Publisher: Viking Juvenile
Publish Date: August 18, 2011
Giveaway on Goodreads (Until November 30, 2011)
Synopsis: Twelve-year-old Abby North’s first hint that something is really wrong with her dad is how long it’s taking him to recover from what she thought was routine surgery. Soon, the thing she calls “It” has a real name: cancer. Before, her biggest concerns were her annoying brother, the crush unaware of her existence, and her changing feelings for her best friend, Spence, the boy across the street. Now, her mother cries in the shower, her father is exhausted, and nothing is normal anymore. Amy Ackley’s impressive debut is wrenching, heartbreaking, and utterly true.
My rating: 4.5 of 5 stars
I had to push Amy Ackley’s Sign Language to the front of my reviews. This book deserves a lot of buzz and everyone I know should read this. Ackley talks about the sensitive topic of cancer, and in a beautiful way. My experience with cancer was from the patient point of view, so I didn’t fully understand the point of view from a family member or loved one. So, if you have ever experienced this in some way, I suggest to read Sign Language. If you want to read a great and powerfully emotional book, I suggest you read Sign Language.
Abby is twelve years old when she started to notice things about her dad. He had to retire from teaching at a young age because he was sick. When this all started, Abby didn’t worry. She believed her dad could bounce back and be back to his normal self. One day, Abby’s life was turned upside down when she found out that her dad had cancer. Sign Language is heartbreaking coming of age story that consists of Before and After.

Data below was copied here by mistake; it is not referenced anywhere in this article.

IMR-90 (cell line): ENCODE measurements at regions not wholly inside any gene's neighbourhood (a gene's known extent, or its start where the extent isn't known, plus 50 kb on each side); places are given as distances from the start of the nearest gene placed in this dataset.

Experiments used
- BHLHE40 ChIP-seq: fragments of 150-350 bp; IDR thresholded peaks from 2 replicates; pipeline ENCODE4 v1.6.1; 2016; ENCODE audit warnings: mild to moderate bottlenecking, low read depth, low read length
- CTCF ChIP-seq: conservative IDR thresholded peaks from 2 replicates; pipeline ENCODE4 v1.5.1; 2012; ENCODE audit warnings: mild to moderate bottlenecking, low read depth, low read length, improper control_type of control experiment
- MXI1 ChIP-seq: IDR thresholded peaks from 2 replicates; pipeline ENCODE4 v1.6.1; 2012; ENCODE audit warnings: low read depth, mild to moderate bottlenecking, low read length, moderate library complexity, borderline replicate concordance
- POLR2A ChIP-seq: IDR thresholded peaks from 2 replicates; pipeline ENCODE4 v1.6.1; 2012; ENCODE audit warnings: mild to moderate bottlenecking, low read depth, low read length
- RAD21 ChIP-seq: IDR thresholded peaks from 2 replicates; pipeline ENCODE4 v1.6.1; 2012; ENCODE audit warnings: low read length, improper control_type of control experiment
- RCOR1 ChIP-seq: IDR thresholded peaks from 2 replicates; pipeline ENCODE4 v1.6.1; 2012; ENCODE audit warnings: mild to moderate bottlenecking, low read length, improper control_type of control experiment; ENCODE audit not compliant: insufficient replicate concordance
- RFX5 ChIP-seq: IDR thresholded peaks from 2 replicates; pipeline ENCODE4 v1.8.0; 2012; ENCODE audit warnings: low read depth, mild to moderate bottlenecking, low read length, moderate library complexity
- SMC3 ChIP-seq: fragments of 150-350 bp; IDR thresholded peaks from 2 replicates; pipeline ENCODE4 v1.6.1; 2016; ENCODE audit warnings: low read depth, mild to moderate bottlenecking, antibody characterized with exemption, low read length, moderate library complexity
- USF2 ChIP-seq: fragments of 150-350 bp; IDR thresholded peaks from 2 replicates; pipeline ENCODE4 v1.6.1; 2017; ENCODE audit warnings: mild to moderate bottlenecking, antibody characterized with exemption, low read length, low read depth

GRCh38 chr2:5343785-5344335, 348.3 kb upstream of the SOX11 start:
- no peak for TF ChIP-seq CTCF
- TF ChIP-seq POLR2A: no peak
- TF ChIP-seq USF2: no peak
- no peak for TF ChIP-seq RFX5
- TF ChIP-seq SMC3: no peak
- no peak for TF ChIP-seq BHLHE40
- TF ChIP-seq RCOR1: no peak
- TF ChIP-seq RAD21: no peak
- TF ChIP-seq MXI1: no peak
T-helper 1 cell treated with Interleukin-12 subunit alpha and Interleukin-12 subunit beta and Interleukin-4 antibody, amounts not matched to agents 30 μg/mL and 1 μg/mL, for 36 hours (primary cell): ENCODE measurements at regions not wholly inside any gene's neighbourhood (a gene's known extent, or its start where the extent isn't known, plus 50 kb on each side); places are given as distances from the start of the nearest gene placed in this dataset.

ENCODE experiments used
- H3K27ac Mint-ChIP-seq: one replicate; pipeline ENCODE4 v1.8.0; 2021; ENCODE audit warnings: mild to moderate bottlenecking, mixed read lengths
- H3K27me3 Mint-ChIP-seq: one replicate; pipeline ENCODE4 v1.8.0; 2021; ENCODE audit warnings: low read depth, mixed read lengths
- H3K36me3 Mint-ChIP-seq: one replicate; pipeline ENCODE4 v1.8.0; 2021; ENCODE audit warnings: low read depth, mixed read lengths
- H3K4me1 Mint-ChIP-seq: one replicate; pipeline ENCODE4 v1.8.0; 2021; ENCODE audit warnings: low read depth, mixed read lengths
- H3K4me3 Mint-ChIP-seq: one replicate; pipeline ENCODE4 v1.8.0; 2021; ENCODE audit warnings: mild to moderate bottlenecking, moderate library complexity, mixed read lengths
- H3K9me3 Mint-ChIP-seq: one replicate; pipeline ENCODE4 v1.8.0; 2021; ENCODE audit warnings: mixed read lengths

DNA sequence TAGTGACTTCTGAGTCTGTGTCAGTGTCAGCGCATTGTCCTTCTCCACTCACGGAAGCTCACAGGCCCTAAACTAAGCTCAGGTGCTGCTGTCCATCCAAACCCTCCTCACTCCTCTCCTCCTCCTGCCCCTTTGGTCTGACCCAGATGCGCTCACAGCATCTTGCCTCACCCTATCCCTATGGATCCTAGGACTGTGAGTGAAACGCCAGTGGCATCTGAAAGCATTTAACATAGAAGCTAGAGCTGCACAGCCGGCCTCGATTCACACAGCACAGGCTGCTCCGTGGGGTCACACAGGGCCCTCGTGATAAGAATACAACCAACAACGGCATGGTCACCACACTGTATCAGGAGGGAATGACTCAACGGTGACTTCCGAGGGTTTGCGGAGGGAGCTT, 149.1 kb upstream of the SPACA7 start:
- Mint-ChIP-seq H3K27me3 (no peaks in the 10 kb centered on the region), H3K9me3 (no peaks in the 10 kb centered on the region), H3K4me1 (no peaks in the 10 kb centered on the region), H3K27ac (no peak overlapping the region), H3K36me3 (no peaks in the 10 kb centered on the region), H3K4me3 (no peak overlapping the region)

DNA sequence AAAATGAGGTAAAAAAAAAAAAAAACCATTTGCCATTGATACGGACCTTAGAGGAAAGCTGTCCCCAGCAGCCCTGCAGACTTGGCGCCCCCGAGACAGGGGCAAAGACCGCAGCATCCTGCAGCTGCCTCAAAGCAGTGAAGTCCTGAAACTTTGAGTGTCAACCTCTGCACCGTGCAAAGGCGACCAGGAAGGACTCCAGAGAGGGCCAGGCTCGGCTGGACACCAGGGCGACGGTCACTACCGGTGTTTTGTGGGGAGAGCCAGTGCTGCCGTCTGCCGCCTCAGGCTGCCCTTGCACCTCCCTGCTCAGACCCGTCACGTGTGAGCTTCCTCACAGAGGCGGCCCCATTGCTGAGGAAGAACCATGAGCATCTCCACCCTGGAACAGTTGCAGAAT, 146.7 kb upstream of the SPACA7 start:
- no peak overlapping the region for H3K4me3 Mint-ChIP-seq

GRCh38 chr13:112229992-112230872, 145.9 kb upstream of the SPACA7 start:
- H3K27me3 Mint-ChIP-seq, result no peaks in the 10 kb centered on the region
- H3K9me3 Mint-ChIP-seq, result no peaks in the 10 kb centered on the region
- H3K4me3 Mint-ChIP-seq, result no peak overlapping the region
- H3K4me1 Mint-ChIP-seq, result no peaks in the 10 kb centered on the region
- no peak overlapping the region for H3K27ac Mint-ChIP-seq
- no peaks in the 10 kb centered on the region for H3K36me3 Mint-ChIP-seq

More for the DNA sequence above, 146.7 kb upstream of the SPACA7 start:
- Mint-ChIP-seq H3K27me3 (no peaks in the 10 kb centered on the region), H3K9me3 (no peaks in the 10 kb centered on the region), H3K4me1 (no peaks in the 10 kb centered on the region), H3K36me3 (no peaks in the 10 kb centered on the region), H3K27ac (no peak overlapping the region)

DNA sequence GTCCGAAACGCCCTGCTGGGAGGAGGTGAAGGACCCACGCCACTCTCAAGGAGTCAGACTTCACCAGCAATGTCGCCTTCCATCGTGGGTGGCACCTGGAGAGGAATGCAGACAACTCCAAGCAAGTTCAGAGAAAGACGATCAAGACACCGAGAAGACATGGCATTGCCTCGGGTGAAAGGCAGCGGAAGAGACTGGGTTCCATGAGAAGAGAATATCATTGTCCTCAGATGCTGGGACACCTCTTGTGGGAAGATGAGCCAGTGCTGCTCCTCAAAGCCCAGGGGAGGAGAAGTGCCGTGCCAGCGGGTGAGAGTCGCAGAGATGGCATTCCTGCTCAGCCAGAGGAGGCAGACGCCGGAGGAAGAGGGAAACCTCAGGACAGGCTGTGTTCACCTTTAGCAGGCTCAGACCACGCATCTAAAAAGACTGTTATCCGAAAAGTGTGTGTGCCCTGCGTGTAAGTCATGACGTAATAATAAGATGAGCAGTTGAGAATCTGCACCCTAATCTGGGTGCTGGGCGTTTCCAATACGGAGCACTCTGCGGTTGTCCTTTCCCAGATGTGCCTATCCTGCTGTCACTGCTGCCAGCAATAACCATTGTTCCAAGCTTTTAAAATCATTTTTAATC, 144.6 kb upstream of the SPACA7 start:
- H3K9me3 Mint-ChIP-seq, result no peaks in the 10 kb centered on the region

This was such an emotional read. The level of depth that Ackley brought to this book was surprising. I’ve read other books about death and loss, but nothing that seemed so real. Every detail, every emotion, everything brought me back to my own experiences. That is what’s great about Ackley. She didn’t have to force you to imagine it, she let you lived it.
At first I thought that the beginning was a little slow, but when I finished, I realized it was necessary to start that way. I had to love Abby’s dad just like he was my own dad. I had to live Abby’s life as if it were my own. By the end of the book, I was emotionally invested from A to Z.
Abby is a young girl that had to face some really tough adult problems. When everything happened, she didn’t really have an outlet to let it out. Could I blame her for the way she acted? Absolutely not. I would have done the same thing. She dealt with her dad’s cancer by keeping her emotions internally. She felt like she had to stay strong when others couldn’t. She grew up right before my eyes in a way that no young child should ever have to do so.
Sign Language spoke about a really tough subject. Death in any form is hard to read, let alone write about. Ackley did such a beautiful job approaching the subject in a raw but sensitive way. She addressed things that most young adult books wouldn’t. The words used to describe Abby and her family’s pain was delicate, but raw enough to feel the impact. I’m glad that Ackley used a first-person perspective. Most times, when Abby appeared calm and collected on the outside, she was breaking down inside. It emphasized the emotional toll that cancer took on her family. It was truly effective.
It was emotional, but in a good way. It felt like an emotional bowl of soup, healing my emotions from a really tough time.
A fair warning to those who will read this book. Keep a box of tissue near you. I found myself crying every few pages, from the good times and definitely the bad times.